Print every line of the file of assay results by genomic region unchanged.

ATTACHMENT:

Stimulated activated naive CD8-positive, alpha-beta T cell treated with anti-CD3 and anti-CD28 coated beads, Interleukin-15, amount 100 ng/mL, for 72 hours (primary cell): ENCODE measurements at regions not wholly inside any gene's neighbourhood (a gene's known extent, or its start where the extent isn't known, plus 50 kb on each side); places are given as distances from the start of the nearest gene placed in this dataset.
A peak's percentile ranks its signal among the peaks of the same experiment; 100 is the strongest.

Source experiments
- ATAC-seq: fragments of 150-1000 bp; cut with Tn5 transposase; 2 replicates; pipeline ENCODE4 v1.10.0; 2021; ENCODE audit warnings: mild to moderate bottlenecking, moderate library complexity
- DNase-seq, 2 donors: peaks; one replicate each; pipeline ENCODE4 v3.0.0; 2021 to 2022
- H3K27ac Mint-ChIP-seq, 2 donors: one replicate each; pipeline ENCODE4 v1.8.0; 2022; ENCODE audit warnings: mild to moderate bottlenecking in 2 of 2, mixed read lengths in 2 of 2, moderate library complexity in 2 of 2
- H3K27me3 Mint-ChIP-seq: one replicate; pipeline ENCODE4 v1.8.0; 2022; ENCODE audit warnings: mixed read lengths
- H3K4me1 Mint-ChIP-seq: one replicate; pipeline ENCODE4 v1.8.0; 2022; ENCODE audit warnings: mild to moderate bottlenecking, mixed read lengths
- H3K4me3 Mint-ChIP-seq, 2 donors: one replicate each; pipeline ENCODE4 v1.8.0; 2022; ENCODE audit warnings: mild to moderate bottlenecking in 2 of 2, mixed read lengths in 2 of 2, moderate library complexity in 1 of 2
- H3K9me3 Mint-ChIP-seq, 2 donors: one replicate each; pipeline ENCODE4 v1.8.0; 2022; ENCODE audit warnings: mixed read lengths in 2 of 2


Stimulated activated naive CD8-positive, alpha-beta T cell treated with anti-CD3 and anti-CD28 coated beads, Interleukin-15, amount 100 ng/mL, for 72 hours (primary cell): ENCODE measurements at regions not wholly inside any gene's neighbourhood (a gene's known extent, or its start where the extent isn't known, plus 50 kb on each side); places are given as distances from the start of the nearest gene placed in this dataset.
A peak's percentile ranks its signal among the peaks of the same experiment; 100 is the strongest.

Source experiments
- ATAC-seq: fragments of 150-1000 bp; cut with Tn5 transposase; 2 replicates; pipeline ENCODE4 v1.10.0; 2021; ENCODE audit warnings: mild to moderate bottlenecking, moderate library complexity
- DNase-seq, 2 donors: peaks; one replicate each; pipeline ENCODE4 v3.0.0; 2021 to 2022
- H3K27ac Mint-ChIP-seq, 2 donors: one replicate each; pipeline ENCODE4 v1.8.0; 2022; ENCODE audit warnings: mild to moderate bottlenecking in 2 of 2, mixed read lengths in 2 of 2, moderate library complexity in 2 of 2
- H3K27me3 Mint-ChIP-seq: one replicate; pipeline ENCODE4 v1.8.0; 2022; ENCODE audit warnings: mixed read lengths
- H3K4me1 Mint-ChIP-seq: one replicate; pipeline ENCODE4 v1.8.0; 2022; ENCODE audit warnings: mild to moderate bottlenecking, mixed read lengths
- H3K4me3 Mint-ChIP-seq, 2 donors: one replicate each; pipeline ENCODE4 v1.8.0; 2022; ENCODE audit warnings: mild to moderate bottlenecking in 2 of 2, mixed read lengths in 2 of 2, moderate library complexity in 1 of 2
- H3K9me3 Mint-ChIP-seq, 2 donors: one replicate each; pipeline ENCODE4 v1.8.0; 2022; ENCODE audit warnings: mixed read lengths in 2 of 2